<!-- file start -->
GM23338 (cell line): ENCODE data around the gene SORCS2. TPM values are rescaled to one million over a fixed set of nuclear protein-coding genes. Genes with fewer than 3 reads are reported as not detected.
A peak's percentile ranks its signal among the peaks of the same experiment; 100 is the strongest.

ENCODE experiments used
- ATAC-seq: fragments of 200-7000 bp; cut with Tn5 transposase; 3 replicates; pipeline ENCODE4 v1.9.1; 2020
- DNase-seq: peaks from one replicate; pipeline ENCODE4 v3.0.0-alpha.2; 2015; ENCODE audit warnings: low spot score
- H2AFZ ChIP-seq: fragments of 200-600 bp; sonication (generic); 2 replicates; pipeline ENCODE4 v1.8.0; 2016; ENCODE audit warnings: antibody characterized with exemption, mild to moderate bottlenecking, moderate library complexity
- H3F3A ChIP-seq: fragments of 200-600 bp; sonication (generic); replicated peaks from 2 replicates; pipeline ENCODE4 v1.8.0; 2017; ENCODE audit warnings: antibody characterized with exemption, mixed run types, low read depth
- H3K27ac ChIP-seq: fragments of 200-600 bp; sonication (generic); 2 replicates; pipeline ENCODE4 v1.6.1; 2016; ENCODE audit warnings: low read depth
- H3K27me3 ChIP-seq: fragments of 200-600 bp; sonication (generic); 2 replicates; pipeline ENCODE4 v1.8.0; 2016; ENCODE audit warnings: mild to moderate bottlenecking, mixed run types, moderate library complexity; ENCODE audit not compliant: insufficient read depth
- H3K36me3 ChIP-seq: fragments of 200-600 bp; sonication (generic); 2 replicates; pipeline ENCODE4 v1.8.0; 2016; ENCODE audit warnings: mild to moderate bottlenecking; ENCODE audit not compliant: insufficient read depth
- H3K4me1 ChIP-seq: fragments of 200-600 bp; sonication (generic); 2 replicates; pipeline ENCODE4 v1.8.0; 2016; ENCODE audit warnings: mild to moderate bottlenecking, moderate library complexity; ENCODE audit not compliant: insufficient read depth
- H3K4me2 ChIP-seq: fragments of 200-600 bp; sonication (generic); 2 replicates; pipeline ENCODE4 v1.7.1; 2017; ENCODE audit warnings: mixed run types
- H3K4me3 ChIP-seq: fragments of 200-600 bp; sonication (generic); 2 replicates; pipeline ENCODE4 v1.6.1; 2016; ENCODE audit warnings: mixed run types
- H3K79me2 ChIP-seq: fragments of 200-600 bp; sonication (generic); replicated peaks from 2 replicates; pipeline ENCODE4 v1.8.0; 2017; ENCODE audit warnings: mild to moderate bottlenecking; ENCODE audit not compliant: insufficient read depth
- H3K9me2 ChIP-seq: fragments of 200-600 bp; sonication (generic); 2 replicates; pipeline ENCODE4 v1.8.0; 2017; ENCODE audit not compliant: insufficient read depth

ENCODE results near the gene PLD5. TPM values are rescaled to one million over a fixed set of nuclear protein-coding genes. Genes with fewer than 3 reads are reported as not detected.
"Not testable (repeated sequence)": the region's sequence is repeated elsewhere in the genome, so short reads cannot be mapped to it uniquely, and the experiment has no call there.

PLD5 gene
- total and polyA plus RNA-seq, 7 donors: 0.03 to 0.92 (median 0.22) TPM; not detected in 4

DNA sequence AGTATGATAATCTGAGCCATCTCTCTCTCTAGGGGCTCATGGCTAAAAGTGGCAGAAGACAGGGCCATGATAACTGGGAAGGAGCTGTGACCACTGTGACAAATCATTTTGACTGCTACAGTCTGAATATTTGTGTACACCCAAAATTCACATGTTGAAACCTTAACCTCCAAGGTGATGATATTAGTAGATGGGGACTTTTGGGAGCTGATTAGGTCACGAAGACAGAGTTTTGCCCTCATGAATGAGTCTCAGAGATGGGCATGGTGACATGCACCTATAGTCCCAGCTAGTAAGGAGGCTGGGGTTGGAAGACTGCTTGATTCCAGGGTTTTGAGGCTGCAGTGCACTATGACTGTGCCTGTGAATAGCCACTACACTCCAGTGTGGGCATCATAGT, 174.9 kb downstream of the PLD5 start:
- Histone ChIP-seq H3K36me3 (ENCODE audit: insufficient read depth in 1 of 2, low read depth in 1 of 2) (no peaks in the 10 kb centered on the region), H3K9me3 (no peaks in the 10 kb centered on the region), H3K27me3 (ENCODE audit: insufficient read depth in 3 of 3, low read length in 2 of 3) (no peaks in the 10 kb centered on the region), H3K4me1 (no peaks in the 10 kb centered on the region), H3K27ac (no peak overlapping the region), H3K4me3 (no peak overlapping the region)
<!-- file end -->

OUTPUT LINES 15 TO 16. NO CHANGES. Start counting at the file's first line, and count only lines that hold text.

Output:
- H3K9me2 ChIP-seq: fragments of 200-600 bp; sonication (generic); 2 replicates; pipeline ENCODE4 v1.8.0; 2017; ENCODE audit not compliant: insufficient read depth

ENCODE results near the gene PLD5. TPM values are rescaled to one million over a fixed set of nuclear protein-coding genes. Genes with fewer than 3 reads are reported as not detected.